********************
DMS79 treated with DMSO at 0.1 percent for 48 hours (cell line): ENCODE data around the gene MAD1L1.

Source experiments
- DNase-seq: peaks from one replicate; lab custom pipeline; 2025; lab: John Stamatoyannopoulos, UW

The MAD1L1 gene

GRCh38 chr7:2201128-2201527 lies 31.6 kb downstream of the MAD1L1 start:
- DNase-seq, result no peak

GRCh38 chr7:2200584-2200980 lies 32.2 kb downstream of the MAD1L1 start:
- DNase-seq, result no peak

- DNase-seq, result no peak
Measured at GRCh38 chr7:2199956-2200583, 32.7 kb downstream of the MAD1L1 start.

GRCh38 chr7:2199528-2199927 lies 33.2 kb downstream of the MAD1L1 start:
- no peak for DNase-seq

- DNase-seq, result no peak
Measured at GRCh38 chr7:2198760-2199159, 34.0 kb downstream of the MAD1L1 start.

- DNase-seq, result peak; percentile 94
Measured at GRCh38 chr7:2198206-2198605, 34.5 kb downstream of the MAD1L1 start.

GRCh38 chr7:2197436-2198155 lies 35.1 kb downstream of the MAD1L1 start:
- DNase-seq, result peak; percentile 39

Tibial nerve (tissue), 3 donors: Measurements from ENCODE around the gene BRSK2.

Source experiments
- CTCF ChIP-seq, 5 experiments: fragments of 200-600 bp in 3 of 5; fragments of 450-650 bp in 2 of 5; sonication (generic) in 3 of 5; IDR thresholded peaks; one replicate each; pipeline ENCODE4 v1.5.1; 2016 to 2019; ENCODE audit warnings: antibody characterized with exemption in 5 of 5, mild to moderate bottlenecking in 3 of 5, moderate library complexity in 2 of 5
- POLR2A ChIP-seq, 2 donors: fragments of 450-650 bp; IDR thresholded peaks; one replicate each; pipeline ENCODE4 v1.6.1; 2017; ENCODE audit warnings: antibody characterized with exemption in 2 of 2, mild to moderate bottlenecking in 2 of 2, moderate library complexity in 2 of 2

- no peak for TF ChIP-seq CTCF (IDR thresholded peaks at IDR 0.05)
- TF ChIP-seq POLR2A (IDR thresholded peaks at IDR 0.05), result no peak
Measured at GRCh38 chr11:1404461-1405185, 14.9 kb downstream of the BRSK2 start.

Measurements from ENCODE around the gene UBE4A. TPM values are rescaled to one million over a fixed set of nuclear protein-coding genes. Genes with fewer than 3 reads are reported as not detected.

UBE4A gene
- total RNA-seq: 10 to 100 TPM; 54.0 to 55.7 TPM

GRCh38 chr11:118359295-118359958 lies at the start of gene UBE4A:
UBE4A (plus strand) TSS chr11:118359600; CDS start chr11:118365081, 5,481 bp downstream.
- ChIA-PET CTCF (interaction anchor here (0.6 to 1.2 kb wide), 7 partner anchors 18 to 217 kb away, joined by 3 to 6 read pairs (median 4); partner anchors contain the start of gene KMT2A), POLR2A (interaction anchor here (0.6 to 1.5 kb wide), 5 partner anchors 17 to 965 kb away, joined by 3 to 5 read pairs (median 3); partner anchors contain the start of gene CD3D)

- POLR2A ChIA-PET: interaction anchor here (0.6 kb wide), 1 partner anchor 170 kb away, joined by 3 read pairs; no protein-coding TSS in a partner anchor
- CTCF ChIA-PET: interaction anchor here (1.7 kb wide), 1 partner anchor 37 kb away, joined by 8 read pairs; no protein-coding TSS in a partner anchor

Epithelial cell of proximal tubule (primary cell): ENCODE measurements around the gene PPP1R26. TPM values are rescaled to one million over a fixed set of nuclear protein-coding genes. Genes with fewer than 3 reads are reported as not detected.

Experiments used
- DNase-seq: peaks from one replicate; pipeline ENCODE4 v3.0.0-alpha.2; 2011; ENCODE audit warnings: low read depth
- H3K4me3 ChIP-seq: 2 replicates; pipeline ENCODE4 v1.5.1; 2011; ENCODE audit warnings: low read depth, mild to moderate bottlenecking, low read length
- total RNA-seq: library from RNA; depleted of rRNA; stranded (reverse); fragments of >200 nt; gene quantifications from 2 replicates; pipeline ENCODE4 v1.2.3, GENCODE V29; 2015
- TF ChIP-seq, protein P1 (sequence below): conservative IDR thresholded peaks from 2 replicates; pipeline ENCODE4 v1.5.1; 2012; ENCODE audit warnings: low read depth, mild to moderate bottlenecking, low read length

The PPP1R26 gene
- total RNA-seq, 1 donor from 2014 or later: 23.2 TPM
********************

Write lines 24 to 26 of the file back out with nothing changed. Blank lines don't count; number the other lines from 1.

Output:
- TF ChIP-seq POLR2A (IDR thresholded peaks at IDR 0.05), result no peak
Measured at GRCh38 chr11:1404461-1405185, 14.9 kb downstream of the BRSK2 start.

Measurements from ENCODE around the gene UBE4A. TPM values are rescaled to one million over a fixed set of nuclear protein-coding genes. Genes with fewer than 3 reads are reported as not detected.